Dusty grimaced. "You mean work for Blackjack? I'd rather starve in the street."

"No. I mean work for me. I'm starting up my own quarter horse operation."

"Since when?" Dusty asked suspiciously.

Trace managed a crooked smile. "Since you became available to run a breeding program for me. Who knows better what makes a good cutting horse than the man who's ridden a horse in the finals of the Futurity, the Stakes, and the Derby?" Dusty was one of only a few riders to make the finals in all three events in the triple crown of cutting horse competitions.

Dusty rubbed the sandy-colored stubble on his chin. "I could do it, Trace. There isn't a man in South Texas who knows more about quarter horse conformation than I do. And when it comes to cutting a cow from the herd, I can spot a horse with a knack for stopping and starting better than just about anybody."

"I know. That's why I want you. Will you do it?"

"How does Blackjack feel about hiring a cripple?"

Trace regretted using the word earlier. He waited until Dusty met his gaze before he said, "Blackjack isn't making the hiring decisions. I am."

Table of Contents

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The Cowboy (Bitter Creek Series #1) 4.4 out of 5 based on 0 ratings. 69 reviews.
sharp1022 More than 1 year ago
I thought this book just went around in circles. The main characters started out great they got you interested but the rest of the book was the same stuff, "I love you-- No I don't/can't love you. Don't touch me you are the devil, then ok lets jump in bed together." About the last 15 or so pages she is all the sudden ready to get married, be a family, and o yeah move to Australia. I expected more and did not get it.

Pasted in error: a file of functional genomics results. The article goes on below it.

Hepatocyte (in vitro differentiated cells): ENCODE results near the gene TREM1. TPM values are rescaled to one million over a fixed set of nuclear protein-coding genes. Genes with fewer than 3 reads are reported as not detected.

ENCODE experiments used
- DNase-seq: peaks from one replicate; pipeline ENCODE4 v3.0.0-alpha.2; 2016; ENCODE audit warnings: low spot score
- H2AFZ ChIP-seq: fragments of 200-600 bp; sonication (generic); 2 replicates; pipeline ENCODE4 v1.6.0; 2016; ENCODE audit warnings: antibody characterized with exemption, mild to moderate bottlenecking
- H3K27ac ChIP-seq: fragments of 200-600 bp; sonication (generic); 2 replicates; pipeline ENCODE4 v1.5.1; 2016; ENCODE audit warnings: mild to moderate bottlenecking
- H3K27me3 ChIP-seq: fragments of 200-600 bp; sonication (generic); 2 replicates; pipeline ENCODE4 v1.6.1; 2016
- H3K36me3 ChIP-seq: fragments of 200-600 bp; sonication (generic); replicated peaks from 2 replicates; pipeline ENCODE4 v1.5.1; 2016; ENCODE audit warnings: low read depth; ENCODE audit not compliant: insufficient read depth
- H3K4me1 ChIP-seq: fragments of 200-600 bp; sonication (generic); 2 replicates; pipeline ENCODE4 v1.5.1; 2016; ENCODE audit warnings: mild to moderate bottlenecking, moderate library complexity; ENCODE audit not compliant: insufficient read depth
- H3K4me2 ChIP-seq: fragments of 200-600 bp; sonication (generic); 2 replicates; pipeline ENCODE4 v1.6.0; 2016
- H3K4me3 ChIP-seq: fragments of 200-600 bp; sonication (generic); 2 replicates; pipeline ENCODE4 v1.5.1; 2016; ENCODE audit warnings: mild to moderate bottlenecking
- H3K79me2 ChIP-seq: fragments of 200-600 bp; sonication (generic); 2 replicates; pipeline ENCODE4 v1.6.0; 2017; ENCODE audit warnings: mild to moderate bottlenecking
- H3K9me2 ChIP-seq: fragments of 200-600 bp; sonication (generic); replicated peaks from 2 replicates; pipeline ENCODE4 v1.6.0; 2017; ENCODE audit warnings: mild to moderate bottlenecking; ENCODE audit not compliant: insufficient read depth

Guest More than 1 year ago
Welcome to a century-old feud between the Blackthornes and the Creeds. And a couple caught up in the feud and having to choose sides. Callie Creed and Trace Blackthorne are the couple caught up in the feud. They want to put their differences behind them and plan on marrying until Callie receives a phone call while attending the University of Texas in Austin that will shatter their dreams. Callie¿s brother Sam has been permanently disabled while practicing football and the one that caused the disabling injury is none other than Trace¿s brother Owen. Callie knew the family was going to have a hard time adjusting to her and Trace¿s relationship and then this happens which would make it impossible to marry. Callie refuses to marry Trace and he swears he¿ll never forgive her for turning her back on him. But little does Trace know that Callie is carrying their unborn child. Callie is desperate and marries another. -------------------------------- Fast-forward eleven years¿¿. Callie¿s husband has passed away and the Creed¿s are close to going broke and she is desperate to save them. Callie tries to save the ranch by breeding and training cutting horses for competition. Winning the large amount of prize money in the competition is her goal. Trace¿s father dies and Trace must come home to Bitter Creek, Texas and take control of the ranch. Trace is no longer the man he was and is bitter but he can¿t hold back the feelings he has for Callie and he offers to marry her and save her family from ruin. There is an intense mutual desire that continues to draw them both to each other but the secret that Callie keeps threatens to destroy their happiness. --------------------------------------------- Joan Johnston has once again masterfully created very real characters, a captivating story and interesting sub-plots. Ms. Johnston who is known for her historical romances has successfully reached a new level in THE COWBOY stretching her talents into the contemporary romance genre. THE COWBOY just screams sequel and I for one will be the first in line to read it! Reviewed by Paula Palmer 2/11/2000